Measure every used 2 by 4 before you start any project; 2 by 4s are dimensional lumber. Lumber is sold according to approximate, not actual, dimensions.
Thus, 2 by 4s begin as two-inch thick by four-inch wide boards, but millling and processing reduce them by as much as half an inch in both dimensions. According to the Advantage Trim and Lumber Company, "This measurement refers to the thickness and width of the lumber and the length varies.
In reality, these measurements are not a true measurement of the lumber thickness or width. The true measurement of a 2x4 is actually about 15x35.
When the board is first rough sawn from the log, it is a true 2x4, but the drying process and planning of the board reduce it to the finished 15x35 size Square and plane boards before use. Used 2 by 4s may be warped, have dry rot or mold damage, or have splits, holes and other damage.
Use a carpenter's tri-square to verify that each board has only 90-degree angles at each end. If the board end is not 90 degrees, draw a line across the board with a carpenter's pencil where you need to cut the board to make it so.
Use a miter fence and table saw to cut across the line. Set dry-rotted or moldy boards aside.
Compost and Mulch
Boards with dry-rot can be composted as long as they have not been treated with any toxic chemicals. Unfinished lumber is usually safe, but any lumber with visible stain, paint or other coatings should not be used for compost without testing.
Rinse moldy boards with bleach and lay them on racks in the sun to dry, or dry them in a kiln after the bleach has time to evaporate. If the bleach does not remove all traces of mold, try planing the boards.
If this works, you will be able to use the boards to build something instead of sending them to the compost heap Use a wood chipper to grind each board into mulch or sawdust. Add only a few board's worth of mulch to your compost pile at a time.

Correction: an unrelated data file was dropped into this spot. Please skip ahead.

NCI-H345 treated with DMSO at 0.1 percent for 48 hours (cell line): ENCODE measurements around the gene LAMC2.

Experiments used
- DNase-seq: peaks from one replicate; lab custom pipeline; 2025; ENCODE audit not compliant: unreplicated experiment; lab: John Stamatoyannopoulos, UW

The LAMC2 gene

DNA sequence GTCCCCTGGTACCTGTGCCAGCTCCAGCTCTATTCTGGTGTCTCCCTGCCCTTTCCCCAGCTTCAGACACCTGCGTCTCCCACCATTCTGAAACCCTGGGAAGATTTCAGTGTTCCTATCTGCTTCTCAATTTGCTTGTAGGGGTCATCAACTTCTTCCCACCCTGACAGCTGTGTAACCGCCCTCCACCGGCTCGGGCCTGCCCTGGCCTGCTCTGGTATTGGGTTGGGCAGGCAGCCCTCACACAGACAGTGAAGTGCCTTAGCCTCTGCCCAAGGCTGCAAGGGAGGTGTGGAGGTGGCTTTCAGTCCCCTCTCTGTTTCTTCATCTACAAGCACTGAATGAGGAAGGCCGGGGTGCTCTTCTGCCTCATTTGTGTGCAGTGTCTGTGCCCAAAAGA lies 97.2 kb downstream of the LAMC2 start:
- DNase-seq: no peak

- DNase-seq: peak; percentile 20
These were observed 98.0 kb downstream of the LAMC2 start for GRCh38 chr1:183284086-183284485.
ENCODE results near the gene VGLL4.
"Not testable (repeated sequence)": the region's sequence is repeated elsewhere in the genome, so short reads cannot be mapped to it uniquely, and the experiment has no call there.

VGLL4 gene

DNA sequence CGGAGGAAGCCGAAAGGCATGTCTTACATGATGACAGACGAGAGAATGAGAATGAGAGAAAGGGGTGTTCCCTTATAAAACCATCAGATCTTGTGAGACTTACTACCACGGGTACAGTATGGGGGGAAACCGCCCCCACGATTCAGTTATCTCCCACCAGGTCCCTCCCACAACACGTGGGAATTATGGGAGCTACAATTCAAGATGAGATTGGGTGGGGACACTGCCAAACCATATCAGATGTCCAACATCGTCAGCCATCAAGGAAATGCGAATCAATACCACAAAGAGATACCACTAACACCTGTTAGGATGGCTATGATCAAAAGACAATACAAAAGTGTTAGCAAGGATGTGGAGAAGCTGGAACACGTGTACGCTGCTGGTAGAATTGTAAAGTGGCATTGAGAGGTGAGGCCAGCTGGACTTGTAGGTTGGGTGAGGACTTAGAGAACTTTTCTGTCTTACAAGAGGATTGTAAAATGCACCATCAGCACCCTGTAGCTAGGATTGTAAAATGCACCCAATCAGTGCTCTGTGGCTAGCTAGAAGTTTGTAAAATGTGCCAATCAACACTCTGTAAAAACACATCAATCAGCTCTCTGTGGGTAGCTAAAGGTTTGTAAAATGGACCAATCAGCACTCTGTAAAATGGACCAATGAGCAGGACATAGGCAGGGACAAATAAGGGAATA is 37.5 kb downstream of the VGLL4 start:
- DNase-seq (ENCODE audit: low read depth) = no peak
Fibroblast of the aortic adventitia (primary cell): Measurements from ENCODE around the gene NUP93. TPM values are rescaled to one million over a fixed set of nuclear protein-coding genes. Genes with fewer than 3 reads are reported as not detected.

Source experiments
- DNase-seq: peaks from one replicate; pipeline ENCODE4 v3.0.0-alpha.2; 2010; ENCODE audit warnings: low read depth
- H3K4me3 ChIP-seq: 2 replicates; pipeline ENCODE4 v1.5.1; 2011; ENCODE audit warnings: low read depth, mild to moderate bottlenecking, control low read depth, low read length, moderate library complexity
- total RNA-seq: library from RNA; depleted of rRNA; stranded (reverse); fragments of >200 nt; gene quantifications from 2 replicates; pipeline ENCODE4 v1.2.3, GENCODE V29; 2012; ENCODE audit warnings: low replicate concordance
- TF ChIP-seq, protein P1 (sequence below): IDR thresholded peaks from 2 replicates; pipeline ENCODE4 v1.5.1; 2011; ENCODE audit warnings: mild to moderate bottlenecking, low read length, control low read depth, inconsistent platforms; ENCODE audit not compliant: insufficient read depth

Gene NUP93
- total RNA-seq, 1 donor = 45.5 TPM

Wood mulch is considered a brown ingredient. According to vegWebcom, "Wood products belong in the 'browns' category, because they are fairly low in nitrogen.
Some sawdusts, especially from broadleaved/deciduous tress, will break down quickly in an active compost pile. Others, especially from coniferous trees, will take longer to decay.
Stir sawdust thoroughly into the pile or use very thin layers. Coarse wood chips will very slowly decay, and are probably better used as mulch unless you have lots of time to wait.
Be sure not to compost chips or sawdust from any sort of chemically-treated wood -- you could be adding toxics like arsenic to your pile if you do".
Use old 2 by 4s to make a balance beam. You will have to cut two 24-inch pieces from one 2 by 4 to make the feet for your balance beam, and an eight-foot long 2 by 4 for the beam itself.
Draw a line 10 inches from each end of each 24-inch 2 by 4. There will be four inches left between the two lines.
The lines will provide a guide to center the eight-foot long beam on the two feet. The feet will support your balance beam.
You will need a power drill and 3/4-inch diameter drill bit to make lag bolt holes all the way through the feet and halfway through the long beam. Use lag bolts, which look like oversize screws with bolt heads, to hold the feet and the long beam together, so that the surface of your balance beam will remain smooth.
If you used regular bolts instead, you would have a hole all the way through the beam, and risk injury due to catching feet or other body parts on the ends of the bolt or the nut holding it in place.
If you cut 2 by 4s into equal length pieces and butt them together, you can create butcher blocks of varying length, width and thickness. Lay squared and planed 2 by 4s on their two-inch sides for a four-inch thick block, or on the four-inch sides for a two-inch thick block.
Use carpenter's glue and a table vise to clamp them against one another while the adhesive cures. Use a belt sander and coarse through extra-fine sandpaper to create a uniform, smooth surface on all sides of your butcher block.
You can use beeswax or food-grade mineral oil to protect your butcher block. According to WoodZonecom, "Butcher blocks should be finished regularly with a mineral oil and a beeswax coating to maintain their beauty and keep the wood from warping and cracking.
Modern polyurethane and varnish finishes that are used on most furniture today should not be used on butcher blocks. These finishes are hard and sit on the surface.
Cutting on the butcher block will break through this barrier and allow moisture into the wood".